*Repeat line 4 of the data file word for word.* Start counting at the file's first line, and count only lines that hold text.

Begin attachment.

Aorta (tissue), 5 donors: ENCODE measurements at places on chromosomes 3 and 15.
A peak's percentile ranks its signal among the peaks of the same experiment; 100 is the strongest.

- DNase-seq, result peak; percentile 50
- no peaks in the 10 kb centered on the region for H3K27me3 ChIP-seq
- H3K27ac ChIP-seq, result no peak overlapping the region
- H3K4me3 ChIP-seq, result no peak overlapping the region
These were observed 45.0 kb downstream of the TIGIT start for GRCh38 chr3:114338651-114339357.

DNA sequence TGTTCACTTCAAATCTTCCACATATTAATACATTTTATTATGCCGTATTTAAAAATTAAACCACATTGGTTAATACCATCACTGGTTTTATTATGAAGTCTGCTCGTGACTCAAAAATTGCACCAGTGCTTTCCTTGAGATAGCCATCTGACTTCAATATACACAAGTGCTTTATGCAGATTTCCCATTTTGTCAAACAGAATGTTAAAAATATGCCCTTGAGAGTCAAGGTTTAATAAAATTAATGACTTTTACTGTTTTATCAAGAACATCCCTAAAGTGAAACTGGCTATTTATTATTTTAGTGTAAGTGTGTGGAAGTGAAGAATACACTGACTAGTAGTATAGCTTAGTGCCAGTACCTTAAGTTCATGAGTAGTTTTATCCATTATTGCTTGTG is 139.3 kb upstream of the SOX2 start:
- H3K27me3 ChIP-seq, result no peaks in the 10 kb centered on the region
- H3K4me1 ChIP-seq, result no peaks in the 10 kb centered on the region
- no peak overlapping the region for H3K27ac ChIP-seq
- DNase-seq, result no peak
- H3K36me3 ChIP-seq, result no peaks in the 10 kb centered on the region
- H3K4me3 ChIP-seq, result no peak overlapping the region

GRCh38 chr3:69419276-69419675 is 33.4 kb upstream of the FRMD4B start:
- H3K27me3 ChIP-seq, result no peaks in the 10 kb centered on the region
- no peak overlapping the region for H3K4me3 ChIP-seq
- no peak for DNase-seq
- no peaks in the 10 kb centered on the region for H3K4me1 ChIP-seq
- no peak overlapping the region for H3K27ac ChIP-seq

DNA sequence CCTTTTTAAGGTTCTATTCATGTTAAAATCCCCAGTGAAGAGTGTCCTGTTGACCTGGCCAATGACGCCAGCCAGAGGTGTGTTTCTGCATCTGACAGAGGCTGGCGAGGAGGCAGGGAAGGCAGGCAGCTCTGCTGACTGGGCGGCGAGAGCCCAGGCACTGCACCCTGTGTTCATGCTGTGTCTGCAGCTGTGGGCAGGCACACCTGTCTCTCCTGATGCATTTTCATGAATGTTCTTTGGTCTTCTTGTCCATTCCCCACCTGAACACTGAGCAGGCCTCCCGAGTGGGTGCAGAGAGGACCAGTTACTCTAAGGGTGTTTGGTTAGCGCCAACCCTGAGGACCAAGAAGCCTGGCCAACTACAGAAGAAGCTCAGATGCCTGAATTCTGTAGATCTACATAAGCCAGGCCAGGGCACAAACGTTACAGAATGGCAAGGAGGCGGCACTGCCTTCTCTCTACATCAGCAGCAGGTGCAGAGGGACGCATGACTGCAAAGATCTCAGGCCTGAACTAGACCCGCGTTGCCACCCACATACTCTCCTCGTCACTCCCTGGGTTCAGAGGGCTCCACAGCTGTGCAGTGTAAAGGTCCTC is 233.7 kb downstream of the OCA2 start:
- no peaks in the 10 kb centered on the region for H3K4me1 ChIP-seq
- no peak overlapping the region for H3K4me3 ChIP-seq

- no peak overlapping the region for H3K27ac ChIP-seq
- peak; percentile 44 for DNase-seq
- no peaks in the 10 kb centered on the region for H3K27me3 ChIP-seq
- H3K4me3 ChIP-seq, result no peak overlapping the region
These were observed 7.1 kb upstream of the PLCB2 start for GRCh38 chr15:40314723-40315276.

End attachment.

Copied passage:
- no peaks in the 10 kb centered on the region for H3K27me3 ChIP-seq